Cater Plus founder and chief executive Paul Hodge was named a Member of the New Zealand Order of Merit in the 2023 New Year’s Honours List for services to hospitality. The Cater Plus Foundation is a testament to his commitment to helping staff reach their full potential, including during times of stress and hardship…

In 2012, on a typically busy weekday morning, Cater Plus chief executive Paul Hodge took a call from a staff member employed as a chef at Cambridge’s Resthaven, the Waikato town’s largest aged care facility. Cater Plus prepares all meals fresh onsite at Resthaven. The woman said she needed to resign immediately. She was reluctant to say more. When Paul dug further, she admitted with embarrassment that her car had broken down and she couldn’t afford to repair it, which meant she had no means of getting to work. The woman had worked for Cater Plus for two years.

Paul regarded her as an excellent employee and knew it would have taken courage to admit why she had to resign. “I can lend you the money,” he said.

At the time, he says, he didn’t think much beyond solving an immediate problem. If the woman had resigned, he would have had to drive from Cater Plus Support Office in Hamilton to Cambridge to cover for her, taking him away from running the business.

“Honestly, it was a no brainer. She had a $750 problem. I could solve it. It was a win-win.” He offered her an interest-free loan. The car was repaired, and the woman returned to her job.” She was shocked when I offered her the money. She didn’t expect that was an option. It was very foreign to her. The only other option was to borrow money from a loan shark. She would rather have given up her job than do that.”

For Paul, it was the beginning of something much larger. “I started thinking there may be many others like her. People who are talented, hard-working and reliable. I wanted to retain and show we value them.

I’ve always wanted to make a difference. It made him think what else Cater Plus could do.
The result was the Cater Plus Foundation, formed with a philanthropic purpose to help staff in times of need and stress.

The money is held in a Charitable Trust and used to fund a range of activities that benefit staff, including interest-free loans. The loans may be to: buy a car, fix a hot water cylinder, travel overseas to a funeral, pay medical bills, school fees, or rent arrears, and are generally paid back over a year.

Craighead School. Left: Carolyn Sanderson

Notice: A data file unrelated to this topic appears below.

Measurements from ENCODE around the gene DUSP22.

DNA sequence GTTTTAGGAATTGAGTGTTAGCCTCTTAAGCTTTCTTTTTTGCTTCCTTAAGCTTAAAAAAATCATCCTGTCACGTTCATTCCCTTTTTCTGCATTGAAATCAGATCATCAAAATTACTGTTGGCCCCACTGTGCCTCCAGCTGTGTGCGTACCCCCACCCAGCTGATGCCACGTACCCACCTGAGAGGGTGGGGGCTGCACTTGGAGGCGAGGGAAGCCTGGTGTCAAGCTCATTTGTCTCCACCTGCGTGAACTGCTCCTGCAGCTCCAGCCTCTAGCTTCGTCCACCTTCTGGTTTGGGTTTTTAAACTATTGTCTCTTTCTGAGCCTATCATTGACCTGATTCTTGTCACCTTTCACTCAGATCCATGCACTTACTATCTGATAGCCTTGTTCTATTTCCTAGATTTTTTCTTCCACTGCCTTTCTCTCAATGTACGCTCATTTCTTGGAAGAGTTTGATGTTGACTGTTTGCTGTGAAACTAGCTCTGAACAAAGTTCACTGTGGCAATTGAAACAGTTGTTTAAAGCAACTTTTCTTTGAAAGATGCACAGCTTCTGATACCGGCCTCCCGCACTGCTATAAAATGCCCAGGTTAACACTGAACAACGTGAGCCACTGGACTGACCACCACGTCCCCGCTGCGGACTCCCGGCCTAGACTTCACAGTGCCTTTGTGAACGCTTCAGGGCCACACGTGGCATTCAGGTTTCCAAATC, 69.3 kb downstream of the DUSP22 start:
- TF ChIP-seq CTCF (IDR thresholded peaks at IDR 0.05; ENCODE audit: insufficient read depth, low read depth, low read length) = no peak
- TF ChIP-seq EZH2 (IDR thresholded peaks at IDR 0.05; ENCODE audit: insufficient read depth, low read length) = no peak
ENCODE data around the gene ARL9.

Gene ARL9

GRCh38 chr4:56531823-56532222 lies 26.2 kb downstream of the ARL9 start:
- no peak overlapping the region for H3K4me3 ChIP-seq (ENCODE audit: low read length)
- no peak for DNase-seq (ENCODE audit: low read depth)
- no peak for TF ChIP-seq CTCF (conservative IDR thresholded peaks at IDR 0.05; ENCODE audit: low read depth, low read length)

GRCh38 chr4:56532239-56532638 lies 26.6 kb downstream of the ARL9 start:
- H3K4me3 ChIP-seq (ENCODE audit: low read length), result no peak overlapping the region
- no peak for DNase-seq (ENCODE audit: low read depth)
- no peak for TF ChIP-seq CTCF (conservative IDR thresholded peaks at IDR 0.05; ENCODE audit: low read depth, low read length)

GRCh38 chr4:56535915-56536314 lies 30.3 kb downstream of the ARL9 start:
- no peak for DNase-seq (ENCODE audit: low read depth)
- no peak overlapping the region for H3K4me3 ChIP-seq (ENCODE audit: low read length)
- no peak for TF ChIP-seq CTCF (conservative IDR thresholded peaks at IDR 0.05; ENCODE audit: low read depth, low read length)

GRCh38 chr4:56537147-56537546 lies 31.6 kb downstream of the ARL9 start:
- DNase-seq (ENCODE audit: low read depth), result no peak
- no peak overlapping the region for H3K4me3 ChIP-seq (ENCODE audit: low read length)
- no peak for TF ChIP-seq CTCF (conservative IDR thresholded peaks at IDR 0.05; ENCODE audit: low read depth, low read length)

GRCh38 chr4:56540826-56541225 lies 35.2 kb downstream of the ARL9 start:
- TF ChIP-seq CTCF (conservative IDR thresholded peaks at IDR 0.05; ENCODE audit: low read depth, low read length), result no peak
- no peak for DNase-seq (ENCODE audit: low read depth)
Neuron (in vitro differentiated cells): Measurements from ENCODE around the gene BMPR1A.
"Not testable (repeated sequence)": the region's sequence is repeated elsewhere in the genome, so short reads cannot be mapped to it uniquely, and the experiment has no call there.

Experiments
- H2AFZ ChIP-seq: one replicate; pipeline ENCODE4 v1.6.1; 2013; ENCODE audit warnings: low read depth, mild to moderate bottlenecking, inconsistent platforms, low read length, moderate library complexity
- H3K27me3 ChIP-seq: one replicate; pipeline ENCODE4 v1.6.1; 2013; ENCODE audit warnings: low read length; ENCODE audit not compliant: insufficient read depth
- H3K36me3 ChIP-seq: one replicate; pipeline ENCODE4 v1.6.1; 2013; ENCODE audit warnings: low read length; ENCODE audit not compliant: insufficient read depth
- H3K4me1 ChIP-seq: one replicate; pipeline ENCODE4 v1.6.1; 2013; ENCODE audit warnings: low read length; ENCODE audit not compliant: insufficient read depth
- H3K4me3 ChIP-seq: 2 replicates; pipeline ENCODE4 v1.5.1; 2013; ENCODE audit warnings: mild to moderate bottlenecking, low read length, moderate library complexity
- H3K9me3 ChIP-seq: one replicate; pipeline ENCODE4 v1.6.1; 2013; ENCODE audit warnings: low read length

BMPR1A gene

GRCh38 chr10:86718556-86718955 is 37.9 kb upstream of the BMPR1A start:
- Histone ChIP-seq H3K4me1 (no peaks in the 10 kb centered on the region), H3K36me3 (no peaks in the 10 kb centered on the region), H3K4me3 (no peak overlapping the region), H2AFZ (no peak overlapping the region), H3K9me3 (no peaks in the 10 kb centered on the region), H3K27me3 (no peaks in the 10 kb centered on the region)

Right: Selina Wilson

“We are not a bank,” Paul says. “We are not making a profit. The Foundation is there for the purpose of helping people when there is a need. Everyone’s needs are different.”

Budgeting is part of the arrangement. “Some people may have other things coming out of their pay, so we set up repayments with that in mind. We are changing our staff’s understanding of loans. For some, going to a community-based loan shark was the only option they had. I was concerned that they’ll be charged significant interest with often unrealistic repayment terms which causes a cycle of debt and stress. The Foundation is designed to provide a better option.” Trust is the basis of the arrangement. “In 10 years, we have had only two people who have left with outstanding debt.”

Cater Saver: “Our focus in 2023 is to encourage more staff to save”

Like many New Zealanders, a lot of Cater Plus staff operate on tight budgets. So, five years ago, Cater Saver was established. Staff can choose to have an amount deducted from their wages, to encourage a culture of saving. For the first $1000 saved, they receive $100 from the Foundation. Around $200,000 is paid out annually. Paul said, “Our goal for 2023 is to achieve $250,000 in staff savings.”

Sponsorships and Culinary Fare

Since 2004, Wintec in partnership with Cater Plus has hosted the Waikato Culinary Fare. The Fare is designed to showcase the talents of emerging hospitality stars. Paul, as a founding member, believes the opportunity to compete in competition supports the development of valuable skills, provides experience, and showcases talent which creates future pathways into the industry. The Waikato Culinary Fare has grown to be the largest regional competition of its type in New Zealand.

Left to right: Ahmad Azemad, Matt Shuker (coach) and Megan Brennan.
Category: Mystery Box

The Foundation also supports charities, especially lesser-known organisations like Sands (Stillbirth and Neo-natal Death Society) and Melville Women’s Rugby Club. The women’s rugby club sponsorship came out of a conversation when Paul learned the women had to practice in a carpark because the rugby grounds did not have women’s changing rooms.

For three years the Foundation has also hosted a golf day from which proceeds are donated to Sands, in 2022 the Foundation also sponsored a cupcake sale which raised both awareness and funds for Sands.

Sara Lane from Sands at the Golf Tournament with Cater Plus cupcakes.

Friday Night Meals

Cater Plus staff preparing and receiving Friday Night Meals.

When Covid began to impact businesses in New Zealand, the Foundation brainstormed ideas to help out. Originally, Cater Plus had thought of ways to help New Zealanders who were struggling. They were already helping families in South Auckland through Otara Kai Kitchen but they realised there was a need closer to home. “We had 20 staff in Auckland without work,” says Paul. “Through the Cater Plus Foundation we funded them to cook food for our own people. Every Friday night, everyone was provided with enough food for their family. If someone had six family members, they could book those meals and pick them up from a central location.”